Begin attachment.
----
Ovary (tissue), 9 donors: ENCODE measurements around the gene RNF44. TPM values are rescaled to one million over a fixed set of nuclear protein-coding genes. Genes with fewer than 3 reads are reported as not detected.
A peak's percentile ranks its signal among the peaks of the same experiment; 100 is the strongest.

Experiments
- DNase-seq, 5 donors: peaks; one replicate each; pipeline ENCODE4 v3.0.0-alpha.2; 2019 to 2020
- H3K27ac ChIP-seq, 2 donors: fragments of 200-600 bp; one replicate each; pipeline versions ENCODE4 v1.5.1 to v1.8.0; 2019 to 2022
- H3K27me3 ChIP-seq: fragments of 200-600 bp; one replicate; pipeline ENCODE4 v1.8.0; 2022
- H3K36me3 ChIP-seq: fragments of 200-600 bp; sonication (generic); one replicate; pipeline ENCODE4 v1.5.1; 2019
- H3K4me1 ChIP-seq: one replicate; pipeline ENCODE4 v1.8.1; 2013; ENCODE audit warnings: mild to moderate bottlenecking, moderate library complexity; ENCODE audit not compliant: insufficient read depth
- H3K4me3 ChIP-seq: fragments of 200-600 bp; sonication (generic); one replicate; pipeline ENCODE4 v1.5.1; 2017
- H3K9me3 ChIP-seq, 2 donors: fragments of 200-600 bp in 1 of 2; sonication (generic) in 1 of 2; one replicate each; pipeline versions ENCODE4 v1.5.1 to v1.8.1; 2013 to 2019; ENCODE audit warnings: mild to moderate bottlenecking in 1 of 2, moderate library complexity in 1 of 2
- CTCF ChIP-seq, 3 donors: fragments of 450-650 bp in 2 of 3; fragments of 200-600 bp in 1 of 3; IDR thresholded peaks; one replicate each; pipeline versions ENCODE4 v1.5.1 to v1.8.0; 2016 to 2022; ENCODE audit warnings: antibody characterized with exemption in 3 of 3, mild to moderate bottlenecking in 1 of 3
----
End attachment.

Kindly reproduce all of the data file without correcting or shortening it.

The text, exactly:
Ovary (tissue), 9 donors: ENCODE measurements around the gene RNF44. TPM values are rescaled to one million over a fixed set of nuclear protein-coding genes. Genes with fewer than 3 reads are reported as not detected.
A peak's percentile ranks its signal among the peaks of the same experiment; 100 is the strongest.

Experiments
- DNase-seq, 5 donors: peaks; one replicate each; pipeline ENCODE4 v3.0.0-alpha.2; 2019 to 2020
- H3K27ac ChIP-seq, 2 donors: fragments of 200-600 bp; one replicate each; pipeline versions ENCODE4 v1.5.1 to v1.8.0; 2019 to 2022
- H3K27me3 ChIP-seq: fragments of 200-600 bp; one replicate; pipeline ENCODE4 v1.8.0; 2022
- H3K36me3 ChIP-seq: fragments of 200-600 bp; sonication (generic); one replicate; pipeline ENCODE4 v1.5.1; 2019
- H3K4me1 ChIP-seq: one replicate; pipeline ENCODE4 v1.8.1; 2013; ENCODE audit warnings: mild to moderate bottlenecking, moderate library complexity; ENCODE audit not compliant: insufficient read depth
- H3K4me3 ChIP-seq: fragments of 200-600 bp; sonication (generic); one replicate; pipeline ENCODE4 v1.5.1; 2017
- H3K9me3 ChIP-seq, 2 donors: fragments of 200-600 bp in 1 of 2; sonication (generic) in 1 of 2; one replicate each; pipeline versions ENCODE4 v1.5.1 to v1.8.1; 2013 to 2019; ENCODE audit warnings: mild to moderate bottlenecking in 1 of 2, moderate library complexity in 1 of 2
- CTCF ChIP-seq, 3 donors: fragments of 450-650 bp in 2 of 3; fragments of 200-600 bp in 1 of 3; IDR thresholded peaks; one replicate each; pipeline versions ENCODE4 v1.5.1 to v1.8.0; 2016 to 2022; ENCODE audit warnings: antibody characterized with exemption in 3 of 3, mild to moderate bottlenecking in 1 of 3